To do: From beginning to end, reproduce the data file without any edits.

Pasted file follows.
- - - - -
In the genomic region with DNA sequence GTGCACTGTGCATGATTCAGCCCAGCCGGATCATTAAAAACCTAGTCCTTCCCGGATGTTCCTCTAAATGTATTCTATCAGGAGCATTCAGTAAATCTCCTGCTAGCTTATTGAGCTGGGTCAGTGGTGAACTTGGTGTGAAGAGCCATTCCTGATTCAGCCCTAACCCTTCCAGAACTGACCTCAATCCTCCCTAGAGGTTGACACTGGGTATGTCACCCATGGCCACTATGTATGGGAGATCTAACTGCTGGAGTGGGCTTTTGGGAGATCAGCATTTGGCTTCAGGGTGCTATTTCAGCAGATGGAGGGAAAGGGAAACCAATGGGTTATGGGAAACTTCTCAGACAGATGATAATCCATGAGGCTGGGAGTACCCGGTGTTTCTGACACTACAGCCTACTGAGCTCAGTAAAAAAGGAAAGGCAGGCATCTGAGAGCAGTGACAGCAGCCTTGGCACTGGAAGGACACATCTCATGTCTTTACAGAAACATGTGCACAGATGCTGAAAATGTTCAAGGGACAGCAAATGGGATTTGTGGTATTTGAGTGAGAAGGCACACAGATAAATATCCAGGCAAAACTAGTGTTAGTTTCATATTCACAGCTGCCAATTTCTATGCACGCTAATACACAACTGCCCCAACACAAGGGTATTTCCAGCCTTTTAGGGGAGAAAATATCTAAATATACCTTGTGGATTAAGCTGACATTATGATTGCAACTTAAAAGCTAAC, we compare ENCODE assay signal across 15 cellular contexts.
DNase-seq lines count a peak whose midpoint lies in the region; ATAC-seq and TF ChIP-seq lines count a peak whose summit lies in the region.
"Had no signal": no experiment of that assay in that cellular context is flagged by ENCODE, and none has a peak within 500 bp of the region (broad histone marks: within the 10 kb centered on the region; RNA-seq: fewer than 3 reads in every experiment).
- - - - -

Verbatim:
In the genomic region with DNA sequence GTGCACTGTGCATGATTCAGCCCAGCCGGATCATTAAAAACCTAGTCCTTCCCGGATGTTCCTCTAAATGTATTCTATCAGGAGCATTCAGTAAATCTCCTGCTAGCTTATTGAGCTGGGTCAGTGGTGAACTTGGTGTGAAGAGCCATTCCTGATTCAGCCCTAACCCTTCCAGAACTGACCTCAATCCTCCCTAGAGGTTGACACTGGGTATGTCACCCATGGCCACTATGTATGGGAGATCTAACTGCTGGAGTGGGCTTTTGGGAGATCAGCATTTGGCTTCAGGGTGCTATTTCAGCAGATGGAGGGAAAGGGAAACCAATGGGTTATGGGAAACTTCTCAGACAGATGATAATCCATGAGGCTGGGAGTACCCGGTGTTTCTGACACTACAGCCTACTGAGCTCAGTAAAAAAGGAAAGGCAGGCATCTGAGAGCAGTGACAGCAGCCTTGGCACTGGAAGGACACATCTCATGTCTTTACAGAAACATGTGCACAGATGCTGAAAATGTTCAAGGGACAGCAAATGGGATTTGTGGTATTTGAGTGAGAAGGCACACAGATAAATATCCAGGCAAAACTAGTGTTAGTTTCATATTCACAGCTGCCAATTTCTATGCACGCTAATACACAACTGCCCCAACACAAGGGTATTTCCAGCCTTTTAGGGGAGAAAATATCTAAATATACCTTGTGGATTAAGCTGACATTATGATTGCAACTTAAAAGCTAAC, we compare ENCODE assay signal across 15 cellular contexts.
DNase-seq lines count a peak whose midpoint lies in the region; ATAC-seq and TF ChIP-seq lines count a peak whose summit lies in the region.
"Had no signal": no experiment of that assay in that cellular context is flagged by ENCODE, and none has a peak within 500 bp of the region (broad histone marks: within the 10 kb centered on the region; RNA-seq: fewer than 3 reads in every experiment).